* CASADESUS, Robert(7th Apr. 1899 ~ 19th Sep. 1972)
[ The endless fountain ]
1. Curriculum Vitae
[ Left Photo ] Robert Casadesus(Photo; Sony Music Archive, 1953)
I think international fame likes words like brilliant technique, huge scale, power, masculinity, etc. Judging from these references, refinement, nobleness, and modestness tend not to be favored. Therefore, the incarnation of the words - Robert Casadesus is not generally known to the classical music listeners, but the gourmet of the routine baguette would understand his charm, I guess. In addition, even if inferior to Busch-Serkins, Casadesuses also is one of the most powerful art families in France, whose members are Henri(Robert's uncle, 1879~1947), Gaby(wife, 1901~99), Jean(son, 1927~72), Jean-Claude(nephew), and the most famous member is Robert, out of question.
Robert is born
at Paris. Henri, his uncle, was violist of Quatour Capet who was
one of the best string quartets with Busch quartet, and founded The society of ancient instruments with his families. He is always mentioned
in the history of the historical instrument performance. Robert's
aunt Rose taught him at first, and later Louis Diémer(a pupil of
Liszt, master of French piano school. also taught Cortot) at
Paris Conservatory. There he met Gabrielle L'Hôte(also Diémer's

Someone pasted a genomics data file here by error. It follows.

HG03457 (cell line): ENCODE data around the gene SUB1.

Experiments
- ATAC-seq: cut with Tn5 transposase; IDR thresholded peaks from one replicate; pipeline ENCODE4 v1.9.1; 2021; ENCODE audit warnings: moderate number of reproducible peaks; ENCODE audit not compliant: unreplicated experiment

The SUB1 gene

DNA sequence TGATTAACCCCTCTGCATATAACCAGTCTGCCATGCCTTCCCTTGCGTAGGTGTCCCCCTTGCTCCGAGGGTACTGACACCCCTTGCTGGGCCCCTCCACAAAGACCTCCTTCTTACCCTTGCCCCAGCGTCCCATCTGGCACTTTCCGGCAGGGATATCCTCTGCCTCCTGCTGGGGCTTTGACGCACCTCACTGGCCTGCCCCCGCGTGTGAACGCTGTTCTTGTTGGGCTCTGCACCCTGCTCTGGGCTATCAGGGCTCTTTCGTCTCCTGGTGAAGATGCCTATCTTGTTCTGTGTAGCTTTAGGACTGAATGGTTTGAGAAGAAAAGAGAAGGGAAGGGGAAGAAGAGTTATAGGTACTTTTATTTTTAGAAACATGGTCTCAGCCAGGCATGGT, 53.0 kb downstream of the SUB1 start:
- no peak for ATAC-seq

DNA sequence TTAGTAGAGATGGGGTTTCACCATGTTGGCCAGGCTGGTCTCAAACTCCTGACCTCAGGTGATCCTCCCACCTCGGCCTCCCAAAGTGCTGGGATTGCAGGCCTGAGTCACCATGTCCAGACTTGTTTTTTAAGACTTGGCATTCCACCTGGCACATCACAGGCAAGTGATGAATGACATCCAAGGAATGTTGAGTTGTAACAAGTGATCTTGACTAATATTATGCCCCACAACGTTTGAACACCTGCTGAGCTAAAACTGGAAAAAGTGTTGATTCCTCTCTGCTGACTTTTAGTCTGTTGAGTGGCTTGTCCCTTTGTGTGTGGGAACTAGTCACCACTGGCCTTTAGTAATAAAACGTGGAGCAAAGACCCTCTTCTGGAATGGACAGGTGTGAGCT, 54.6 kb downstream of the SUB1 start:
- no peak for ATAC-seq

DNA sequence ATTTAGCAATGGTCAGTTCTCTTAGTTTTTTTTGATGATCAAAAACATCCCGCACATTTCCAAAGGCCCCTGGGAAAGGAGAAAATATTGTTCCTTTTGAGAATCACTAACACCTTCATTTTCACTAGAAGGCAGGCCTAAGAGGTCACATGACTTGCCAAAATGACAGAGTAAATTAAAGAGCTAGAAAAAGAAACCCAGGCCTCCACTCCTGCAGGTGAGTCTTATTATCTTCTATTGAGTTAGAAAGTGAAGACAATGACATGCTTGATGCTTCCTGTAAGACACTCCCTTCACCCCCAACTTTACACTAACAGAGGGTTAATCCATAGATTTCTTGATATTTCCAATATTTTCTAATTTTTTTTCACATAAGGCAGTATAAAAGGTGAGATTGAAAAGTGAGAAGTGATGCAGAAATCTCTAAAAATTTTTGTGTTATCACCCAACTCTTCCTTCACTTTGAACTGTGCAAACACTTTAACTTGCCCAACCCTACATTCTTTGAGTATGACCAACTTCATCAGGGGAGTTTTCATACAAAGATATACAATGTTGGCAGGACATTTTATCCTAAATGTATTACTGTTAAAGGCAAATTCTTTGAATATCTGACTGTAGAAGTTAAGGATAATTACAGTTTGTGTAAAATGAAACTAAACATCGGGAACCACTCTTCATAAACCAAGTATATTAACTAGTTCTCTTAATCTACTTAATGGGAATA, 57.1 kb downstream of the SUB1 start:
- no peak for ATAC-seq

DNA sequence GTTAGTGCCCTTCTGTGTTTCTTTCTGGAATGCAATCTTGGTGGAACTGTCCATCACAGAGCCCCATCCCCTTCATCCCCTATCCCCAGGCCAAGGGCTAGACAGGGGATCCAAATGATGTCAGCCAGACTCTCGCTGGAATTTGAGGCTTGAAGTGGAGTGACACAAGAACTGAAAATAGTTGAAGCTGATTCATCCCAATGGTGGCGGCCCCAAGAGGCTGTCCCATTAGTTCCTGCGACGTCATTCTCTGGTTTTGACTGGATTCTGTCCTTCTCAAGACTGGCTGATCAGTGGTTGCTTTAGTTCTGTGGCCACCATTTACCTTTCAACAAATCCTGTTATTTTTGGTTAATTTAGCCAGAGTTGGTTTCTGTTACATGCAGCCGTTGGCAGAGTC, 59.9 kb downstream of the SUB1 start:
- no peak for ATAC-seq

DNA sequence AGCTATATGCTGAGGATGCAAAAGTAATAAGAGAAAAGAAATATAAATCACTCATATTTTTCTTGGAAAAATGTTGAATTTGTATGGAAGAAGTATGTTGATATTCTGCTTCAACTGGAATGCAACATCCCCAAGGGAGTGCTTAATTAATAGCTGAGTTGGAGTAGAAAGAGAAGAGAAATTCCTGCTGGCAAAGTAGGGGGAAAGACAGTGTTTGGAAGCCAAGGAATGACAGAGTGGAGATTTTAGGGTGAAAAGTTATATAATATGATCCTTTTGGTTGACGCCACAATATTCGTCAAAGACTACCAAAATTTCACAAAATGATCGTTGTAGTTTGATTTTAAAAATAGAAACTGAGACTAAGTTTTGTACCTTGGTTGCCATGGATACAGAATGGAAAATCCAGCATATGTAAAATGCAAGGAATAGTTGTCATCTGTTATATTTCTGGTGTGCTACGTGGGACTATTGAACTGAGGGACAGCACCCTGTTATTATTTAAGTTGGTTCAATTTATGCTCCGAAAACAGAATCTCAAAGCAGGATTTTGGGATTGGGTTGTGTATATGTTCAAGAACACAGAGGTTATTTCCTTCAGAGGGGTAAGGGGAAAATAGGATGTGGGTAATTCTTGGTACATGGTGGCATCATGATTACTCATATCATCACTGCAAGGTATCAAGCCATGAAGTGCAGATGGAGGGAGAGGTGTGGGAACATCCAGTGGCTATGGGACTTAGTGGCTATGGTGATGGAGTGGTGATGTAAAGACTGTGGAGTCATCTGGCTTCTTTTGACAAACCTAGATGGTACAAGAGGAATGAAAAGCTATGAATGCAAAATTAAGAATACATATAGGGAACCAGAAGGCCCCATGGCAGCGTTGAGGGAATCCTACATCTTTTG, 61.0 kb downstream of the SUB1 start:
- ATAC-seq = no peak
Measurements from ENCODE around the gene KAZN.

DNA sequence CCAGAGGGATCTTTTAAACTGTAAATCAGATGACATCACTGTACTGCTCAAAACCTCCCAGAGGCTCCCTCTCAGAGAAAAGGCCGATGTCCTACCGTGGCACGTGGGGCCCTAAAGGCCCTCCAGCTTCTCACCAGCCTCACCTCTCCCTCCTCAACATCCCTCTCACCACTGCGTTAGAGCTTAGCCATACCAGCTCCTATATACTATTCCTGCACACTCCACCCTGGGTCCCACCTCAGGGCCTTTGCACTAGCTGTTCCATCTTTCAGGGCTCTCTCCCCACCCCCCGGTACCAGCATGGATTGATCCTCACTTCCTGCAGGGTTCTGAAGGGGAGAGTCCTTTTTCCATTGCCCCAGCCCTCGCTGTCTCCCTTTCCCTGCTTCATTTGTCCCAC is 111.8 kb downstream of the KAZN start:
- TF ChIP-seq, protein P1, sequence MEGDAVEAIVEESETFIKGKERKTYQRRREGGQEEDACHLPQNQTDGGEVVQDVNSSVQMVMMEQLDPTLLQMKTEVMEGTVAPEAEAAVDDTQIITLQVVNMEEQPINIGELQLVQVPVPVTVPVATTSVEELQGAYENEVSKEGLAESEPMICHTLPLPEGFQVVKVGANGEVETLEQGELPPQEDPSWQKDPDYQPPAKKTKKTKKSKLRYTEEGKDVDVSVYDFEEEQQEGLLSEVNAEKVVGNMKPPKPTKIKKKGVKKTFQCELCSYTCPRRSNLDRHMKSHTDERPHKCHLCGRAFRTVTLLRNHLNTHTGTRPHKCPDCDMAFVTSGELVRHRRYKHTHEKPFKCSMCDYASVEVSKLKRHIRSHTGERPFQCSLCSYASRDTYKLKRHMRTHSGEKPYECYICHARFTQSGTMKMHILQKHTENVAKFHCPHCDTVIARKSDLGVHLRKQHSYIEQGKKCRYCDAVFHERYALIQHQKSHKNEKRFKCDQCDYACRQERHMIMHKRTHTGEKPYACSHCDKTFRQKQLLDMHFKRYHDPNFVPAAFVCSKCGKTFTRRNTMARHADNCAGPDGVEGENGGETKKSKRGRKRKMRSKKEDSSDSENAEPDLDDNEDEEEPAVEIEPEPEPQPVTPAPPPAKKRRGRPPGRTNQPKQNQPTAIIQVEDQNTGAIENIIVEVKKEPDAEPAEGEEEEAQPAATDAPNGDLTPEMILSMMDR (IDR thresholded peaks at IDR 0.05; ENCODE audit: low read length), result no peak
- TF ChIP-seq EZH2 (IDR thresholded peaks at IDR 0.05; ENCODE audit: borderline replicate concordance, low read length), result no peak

pupil), later married her in 1921. He played with her for more
than 50 years. She abbreviated her first name as Gaby because he
suggested her so in watching their concert poster. In fact,
'Robert et Gaby Casadesus' is much smarter than 'Robert Casadesus
et Gabrielle L'Hôte Casadesus' - considering their son Jean
later came in the team, in the point of the effectivity of poster
He taught at American Conservatoire at Fontainebleau near Paris, which was founded by his uncle Francis. Later he became director. He was praised by Brahms' Concerto No.2 with Toscanini and New York Philharmonic, after which he periodically toured USA. At the break of WWII and collapse of France by Nazi, he moved to America with his conservatory. He contracted Columbia(now Sony Classical) like Serkin and Busch, remaining the exclusive artist of Columbia after the end of WWII, returning to France. His activity at concert and recording hall was enormous - his concert appearances were more than 3000 by 1971.
His death came suddenly. In 1972, after traffic accident robbed Jean of his life in Canada, he passed away in Paris some months after. I guess Jean's death was one of the cause - Can there be any parents that will not be desparate if their promising son with friendly term died in his mid-forties?.
2. His music
His art is lucidity and refinement
itself. Any recording of his is far
from partial exaggeration and useless complexity. I think Cortot
is sometimes too romantic, but that he is never. Light
and well-sonorous tone as well as the classical and stable
interpretation has his music neat and
cool. The feeling of
watching the cool fountain in the mountain is his music.
His main repertoire were from French baroque(Rameau) to Debussy and Ravel, incluing German baroque and classic/romatic. His especially highly acclaimed repertoires were Mozart and Ravel. The former was well matched to his sophisticated touch, and his classical grasp and perfect technique clearly explained the classical inclination of the latter. One more - his family team repertoire as duo(with Gaby) and trio(with Gaby and Jean).
It is unfortunate that much amount of his recordings
are monaural, but pretty many by stereo. Most of his available
CDs recorded after his exile to America.